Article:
Hopefully that helps! I know that kids have a wide variety of funny food things, and what works for some may not work for others, haha.
I have a breakfast "cereal" almost every day which I make as follows:
The occassional decadent variation is that sometimes I add a little grated dark chocolate or some of my homemade chocolate bark - that might work for kiddies? I also add some vanilla sometimes or cinnamon.
Like Josh mentioned, warm winter squash will take all the favorite toppings that used to go on cereal. Pumpkin custard cooked with milk, eggs and spices is also a fun choice.
I like Banded Girl's answer but I also have a different thought.
Kids respond best to change when, from their viewpoint, it's an improvement. So, what are her favorite ancestral foods/meals? Once clear favorites emerge, I'd start offering some as options for breakfast. After all, I eat leftovers from evening in the morning and frequently eat eggs at night.
Anyhow, as she builds a list of favored whole foods just keep encouraging her to include them in her breakfast or eat them exclusively. In some cases, it may go faster than you think and in others maybe not but over time she'll be more and more comfortable with the future "usual" foods.
EDIT: this stuff looks VERY good.
Paleo pancakes (using coconut/almond flours) and Mark Sisson's "no-oatmeal" come to mind. There's a ton of recipes out there, here are two:
http://www.paleoplan.com/2011/06-01/no-oat-oatmeal/ Some people sub in pumpkin puree for the banana.
Make her some "No-Oatmeal Oatmeal"!
2 eggs, whisked with some coconut milk over low heat in a sauce pan. You don't want this to scramble. Add cinnamon, nutmeg.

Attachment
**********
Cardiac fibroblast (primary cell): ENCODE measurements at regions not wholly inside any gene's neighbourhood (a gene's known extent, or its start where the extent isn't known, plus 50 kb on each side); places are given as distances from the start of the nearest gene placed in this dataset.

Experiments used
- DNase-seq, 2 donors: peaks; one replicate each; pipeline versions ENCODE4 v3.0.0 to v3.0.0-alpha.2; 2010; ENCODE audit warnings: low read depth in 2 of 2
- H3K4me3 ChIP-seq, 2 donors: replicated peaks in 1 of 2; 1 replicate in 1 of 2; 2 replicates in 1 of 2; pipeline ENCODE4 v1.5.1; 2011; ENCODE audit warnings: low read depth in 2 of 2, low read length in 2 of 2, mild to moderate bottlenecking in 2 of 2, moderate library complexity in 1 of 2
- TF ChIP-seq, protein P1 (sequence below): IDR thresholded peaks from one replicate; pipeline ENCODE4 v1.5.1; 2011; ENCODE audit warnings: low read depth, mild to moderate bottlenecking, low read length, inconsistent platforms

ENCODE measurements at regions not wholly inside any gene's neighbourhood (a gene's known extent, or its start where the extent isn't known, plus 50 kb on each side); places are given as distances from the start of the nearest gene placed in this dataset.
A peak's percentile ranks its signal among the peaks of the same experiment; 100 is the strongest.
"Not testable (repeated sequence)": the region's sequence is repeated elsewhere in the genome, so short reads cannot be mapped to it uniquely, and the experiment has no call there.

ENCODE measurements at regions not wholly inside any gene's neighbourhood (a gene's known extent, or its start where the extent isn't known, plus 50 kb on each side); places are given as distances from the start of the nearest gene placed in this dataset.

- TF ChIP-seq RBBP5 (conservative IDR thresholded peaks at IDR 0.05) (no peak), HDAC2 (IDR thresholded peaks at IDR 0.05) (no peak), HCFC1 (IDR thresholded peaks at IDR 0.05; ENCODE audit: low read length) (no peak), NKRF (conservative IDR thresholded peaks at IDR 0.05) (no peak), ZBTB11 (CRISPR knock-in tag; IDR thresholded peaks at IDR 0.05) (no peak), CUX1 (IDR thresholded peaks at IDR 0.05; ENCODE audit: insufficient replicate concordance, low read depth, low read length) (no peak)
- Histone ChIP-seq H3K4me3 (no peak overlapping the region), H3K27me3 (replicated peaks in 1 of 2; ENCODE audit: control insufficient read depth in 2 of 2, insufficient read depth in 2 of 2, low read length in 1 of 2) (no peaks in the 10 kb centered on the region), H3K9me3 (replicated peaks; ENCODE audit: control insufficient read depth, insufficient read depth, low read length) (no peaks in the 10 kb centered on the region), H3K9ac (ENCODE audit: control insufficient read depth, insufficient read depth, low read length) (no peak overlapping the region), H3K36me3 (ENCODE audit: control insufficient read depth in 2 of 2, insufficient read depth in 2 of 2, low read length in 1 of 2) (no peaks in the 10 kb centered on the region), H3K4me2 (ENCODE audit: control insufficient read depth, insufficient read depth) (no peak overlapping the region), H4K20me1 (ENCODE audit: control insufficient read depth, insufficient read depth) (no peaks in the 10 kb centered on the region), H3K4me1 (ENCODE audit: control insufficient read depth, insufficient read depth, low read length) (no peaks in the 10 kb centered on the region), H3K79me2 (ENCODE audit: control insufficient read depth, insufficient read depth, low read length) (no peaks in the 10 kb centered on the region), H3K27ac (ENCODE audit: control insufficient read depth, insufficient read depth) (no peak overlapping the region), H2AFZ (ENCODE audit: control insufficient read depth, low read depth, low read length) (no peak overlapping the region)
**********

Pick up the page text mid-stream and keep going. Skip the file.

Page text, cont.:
Add either one mashed, ripe banana, OR about 1/2 to 3/4 cup of pureed pumpkin. Whisk this in to egg/coconut milk mixture. Turn the heat up a bit to thicken.
At the last minute, I like adding some almond nut butter, or some freshly ground up nuts, almonds, pecans are tasty too, macadamias would be awesome. Maybe some blueberries on top.
OH MY GOD that stuff is so awesome. I wish I could eat eggs, but I can't no moar :(
You could try a grainless granola like this one: http://www.rawguru.com/store/raw-food/lydias-grainless-apple-cereal-1-lb.html
Also, Primal Blueprint's hot non-cereal is great. My toddler loves it: http://paleoperiodical.com/2011/04/15/recipe-shout-out-primal-blueprints-primal-hot-cereal/
I would start with making a big deal of sunday bacon and eggs - or special omelette - talk about all wk and even invite someone over for Breakfast ! then once she gets that start to introduce it in day by day. It could take some time but you said you were happy to do it slowly!
I made my own version of a 'breakfast cereal' to help my son switch over. I roasted a butternut squash, mashed it with butter and cinnamon & a little honey, mixed in enough groundd flax seed to give it some texture and he ate it with heavy cream - he never complained or turned his nose up at it once. Now he eats bacon or sausage and some carrots or sweet potatoes with butter for breakfast.